As for the mystery of Gwen’s un-looked-for skills, the explanation makes a weird kind of sense or at least it’s enough for me to play along from home. As for the villain, she’s a piece of work, though the other reason for her actions remains elusive for a long, long time.
Finally, the plot gets down to business and the explanations come thick and fast though often in expository, “let me stand here and tell you everything” fashion. Part of the book’s charm is how clueless Gwen can be as she works to master her powers and understand the evil intentions of the villains. However this same cluelessness, continued on for chapter after chapter, ended up frustrating me and causing me to start to skim to the finish.
This book was a bit darker than I thought it would be – bodies litter the ground by the end – and Gwen’s crime fighting more haphazard. It also dragged, a lot. The outcome was positive though the cost was dear. From what I can tell, there is a sequel planned for Gwen and Co. What it will be about is something I can’t guess. Honestly I’m torn as to whether I want to continue since I found large amounts of this story unsatisfying and am grading it at a C-.
There’s a major slang/idiom problem in the book summary/description: ” Gwen’s biggest challenges: stretching her last twenty bucks until payday.” In Scotland they use pounds not dollars, so it should be “quid” not “bucks.”
It may be me, but Harlequin often tries to scrub out non-American colloquialisms in books that are set in English-speaking countries.
I’m generally not a fan of heroines that get too dumped on either, but something makes me want to read this anyway. I think it’s the Noir-ish vibe the cover is giving off.
@LauraB: Yep, I noticed that blurb mistake too. The author is American so I’m not sure how much of this is Harlequin scrubbing.
@JL: The cover is great and what made me check out the blurb. It does definitely have a noir side that comes out full force in the second half.
Awww, I was looking forward to this one. It looked so promising. Now, not so much. *sadface*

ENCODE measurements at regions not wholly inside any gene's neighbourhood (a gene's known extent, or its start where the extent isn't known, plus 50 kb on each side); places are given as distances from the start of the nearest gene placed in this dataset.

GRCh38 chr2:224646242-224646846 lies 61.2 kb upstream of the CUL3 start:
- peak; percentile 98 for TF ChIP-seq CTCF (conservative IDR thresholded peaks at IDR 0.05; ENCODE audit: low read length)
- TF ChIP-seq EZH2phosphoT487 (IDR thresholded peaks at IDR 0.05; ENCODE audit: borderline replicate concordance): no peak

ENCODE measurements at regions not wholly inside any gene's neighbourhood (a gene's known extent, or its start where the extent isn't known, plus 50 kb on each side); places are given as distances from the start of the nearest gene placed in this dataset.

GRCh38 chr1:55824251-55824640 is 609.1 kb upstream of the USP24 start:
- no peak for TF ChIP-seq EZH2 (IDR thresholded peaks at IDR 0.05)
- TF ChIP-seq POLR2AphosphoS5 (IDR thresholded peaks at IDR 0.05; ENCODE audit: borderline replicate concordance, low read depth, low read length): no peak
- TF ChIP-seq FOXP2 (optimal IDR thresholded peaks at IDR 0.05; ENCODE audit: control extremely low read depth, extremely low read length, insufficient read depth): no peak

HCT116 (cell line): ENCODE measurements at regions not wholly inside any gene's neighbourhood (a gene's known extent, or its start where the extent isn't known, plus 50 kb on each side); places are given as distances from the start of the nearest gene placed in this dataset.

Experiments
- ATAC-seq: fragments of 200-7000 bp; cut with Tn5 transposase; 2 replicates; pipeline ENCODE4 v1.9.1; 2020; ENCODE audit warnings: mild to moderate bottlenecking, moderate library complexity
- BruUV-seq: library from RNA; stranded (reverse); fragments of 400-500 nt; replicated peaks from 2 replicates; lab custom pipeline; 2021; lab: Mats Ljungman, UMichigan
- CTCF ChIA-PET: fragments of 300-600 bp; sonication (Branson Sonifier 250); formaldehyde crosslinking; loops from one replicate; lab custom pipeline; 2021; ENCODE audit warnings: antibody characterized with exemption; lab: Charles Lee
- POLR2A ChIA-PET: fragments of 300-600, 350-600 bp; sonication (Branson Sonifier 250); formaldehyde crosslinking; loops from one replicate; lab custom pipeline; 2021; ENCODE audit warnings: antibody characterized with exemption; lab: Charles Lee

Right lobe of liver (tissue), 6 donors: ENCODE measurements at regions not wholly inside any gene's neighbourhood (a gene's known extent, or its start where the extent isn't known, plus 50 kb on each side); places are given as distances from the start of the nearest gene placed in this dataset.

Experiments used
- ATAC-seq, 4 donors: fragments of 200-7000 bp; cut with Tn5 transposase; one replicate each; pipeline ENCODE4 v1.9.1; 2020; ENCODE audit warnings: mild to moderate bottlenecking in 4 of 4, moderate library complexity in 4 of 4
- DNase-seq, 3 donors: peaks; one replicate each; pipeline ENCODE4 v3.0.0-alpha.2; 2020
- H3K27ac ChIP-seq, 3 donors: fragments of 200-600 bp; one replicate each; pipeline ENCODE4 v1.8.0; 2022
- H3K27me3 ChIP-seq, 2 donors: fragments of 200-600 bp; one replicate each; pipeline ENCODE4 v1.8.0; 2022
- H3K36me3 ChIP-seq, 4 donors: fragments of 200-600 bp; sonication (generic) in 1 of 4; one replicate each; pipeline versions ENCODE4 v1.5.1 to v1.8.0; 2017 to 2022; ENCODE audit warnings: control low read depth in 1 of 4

Also in Scotland you don’t have a ‘room-mate; you have a ‘flatmate’ to help share the rent. We’d also be more likely to say ‘beaten up’ than ‘a beat-down’. But there is an increasing trend in Britain for publishers to make us ‘Americanise’ our books, so maybe there is a whole new ‘blurb-speak’ which is becoming more transatlantic so as not to alienate readers on either continent.
@Jane Lovering: Both terms (room-mate and flatmate) were used in the book. Grrr at Americanising books set in other countries. Half the fun is learning new words!
@Jayne: But would the author or the publisher write the blurb? I don’t think I’ll be able to read this book just on that error alone. I would never be able to buy the Edinburgh setting (unless the heroine is secretly American or something). There are so many ways to indicate a dire bank balance without using idiom that compromises the setting.
@LauraB: That’s a good point about who actually wrote it – the blurb.
I also didn’t find that the Edinburgh setting was done particularly well either though some reviews I read say otherwise. After finishing the book it seemed to me that it could just as easily have taken place in Glasgow or Aberdeen. There are mentions of the heroine being on Arthur’s Seat and looking down over the city from it but no real descriptions, if I’m making myself clear.